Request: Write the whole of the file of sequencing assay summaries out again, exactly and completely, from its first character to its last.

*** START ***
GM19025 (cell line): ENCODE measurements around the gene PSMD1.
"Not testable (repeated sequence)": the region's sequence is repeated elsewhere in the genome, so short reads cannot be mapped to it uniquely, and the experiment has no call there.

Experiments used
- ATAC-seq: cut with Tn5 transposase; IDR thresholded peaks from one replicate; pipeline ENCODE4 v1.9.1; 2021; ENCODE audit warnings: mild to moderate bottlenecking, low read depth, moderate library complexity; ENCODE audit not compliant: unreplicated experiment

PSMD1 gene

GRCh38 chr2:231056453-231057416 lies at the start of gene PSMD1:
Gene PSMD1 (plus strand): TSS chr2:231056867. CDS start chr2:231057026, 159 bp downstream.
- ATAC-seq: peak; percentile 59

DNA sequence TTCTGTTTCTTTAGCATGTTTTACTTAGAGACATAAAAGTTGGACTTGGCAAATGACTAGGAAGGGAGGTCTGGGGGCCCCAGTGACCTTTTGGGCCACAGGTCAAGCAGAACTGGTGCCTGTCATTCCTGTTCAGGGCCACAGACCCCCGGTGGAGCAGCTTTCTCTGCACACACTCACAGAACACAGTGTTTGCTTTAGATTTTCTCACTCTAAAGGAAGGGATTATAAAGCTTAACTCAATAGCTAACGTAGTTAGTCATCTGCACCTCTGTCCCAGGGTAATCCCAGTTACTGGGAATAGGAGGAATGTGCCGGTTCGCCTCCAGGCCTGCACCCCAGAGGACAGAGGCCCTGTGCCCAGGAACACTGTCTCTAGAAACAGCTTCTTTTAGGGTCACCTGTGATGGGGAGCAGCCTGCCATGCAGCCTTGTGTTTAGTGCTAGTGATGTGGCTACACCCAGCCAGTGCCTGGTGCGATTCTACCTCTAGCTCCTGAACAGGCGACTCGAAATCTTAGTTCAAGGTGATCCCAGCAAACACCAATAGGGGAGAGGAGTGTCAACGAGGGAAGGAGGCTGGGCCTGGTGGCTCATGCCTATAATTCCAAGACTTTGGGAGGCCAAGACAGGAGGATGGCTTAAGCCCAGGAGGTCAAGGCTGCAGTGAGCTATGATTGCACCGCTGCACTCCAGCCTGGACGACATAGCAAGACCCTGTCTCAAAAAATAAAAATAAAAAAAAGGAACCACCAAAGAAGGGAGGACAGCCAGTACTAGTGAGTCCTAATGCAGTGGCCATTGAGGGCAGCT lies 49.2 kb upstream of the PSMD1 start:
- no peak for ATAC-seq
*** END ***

GM19025 (cell line): ENCODE measurements around the gene PSMD1.
"Not testable (repeated sequence)": the region's sequence is repeated elsewhere in the genome, so short reads cannot be mapped to it uniquely, and the experiment has no call there.

Experiments used
- ATAC-seq: cut with Tn5 transposase; IDR thresholded peaks from one replicate; pipeline ENCODE4 v1.9.1; 2021; ENCODE audit warnings: mild to moderate bottlenecking, low read depth, moderate library complexity; ENCODE audit not compliant: unreplicated experiment

PSMD1 gene

GRCh38 chr2:231056453-231057416 lies at the start of gene PSMD1:
Gene PSMD1 (plus strand): TSS chr2:231056867. CDS start chr2:231057026, 159 bp downstream.
- ATAC-seq: peak; percentile 59

DNA sequence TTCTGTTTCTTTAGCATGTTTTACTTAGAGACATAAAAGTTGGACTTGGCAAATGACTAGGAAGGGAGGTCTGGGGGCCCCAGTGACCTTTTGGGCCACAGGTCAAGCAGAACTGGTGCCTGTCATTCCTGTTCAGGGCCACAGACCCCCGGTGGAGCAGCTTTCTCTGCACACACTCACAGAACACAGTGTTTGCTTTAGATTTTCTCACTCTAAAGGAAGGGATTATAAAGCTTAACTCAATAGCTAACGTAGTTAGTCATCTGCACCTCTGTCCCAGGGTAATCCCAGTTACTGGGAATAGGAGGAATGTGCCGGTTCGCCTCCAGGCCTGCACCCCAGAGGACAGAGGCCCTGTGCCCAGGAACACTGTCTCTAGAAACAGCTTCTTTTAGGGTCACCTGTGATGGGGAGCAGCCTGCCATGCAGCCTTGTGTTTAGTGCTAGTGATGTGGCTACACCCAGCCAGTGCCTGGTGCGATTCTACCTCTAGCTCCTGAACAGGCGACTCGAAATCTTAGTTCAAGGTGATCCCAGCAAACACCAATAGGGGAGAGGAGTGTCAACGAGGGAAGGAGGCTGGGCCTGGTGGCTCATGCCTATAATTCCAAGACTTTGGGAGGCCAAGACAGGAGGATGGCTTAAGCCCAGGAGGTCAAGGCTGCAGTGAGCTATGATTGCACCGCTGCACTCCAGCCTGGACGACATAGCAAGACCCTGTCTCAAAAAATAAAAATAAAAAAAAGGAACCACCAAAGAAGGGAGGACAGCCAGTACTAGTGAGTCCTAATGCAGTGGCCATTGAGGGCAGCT lies 49.2 kb upstream of the PSMD1 start:
- no peak for ATAC-seq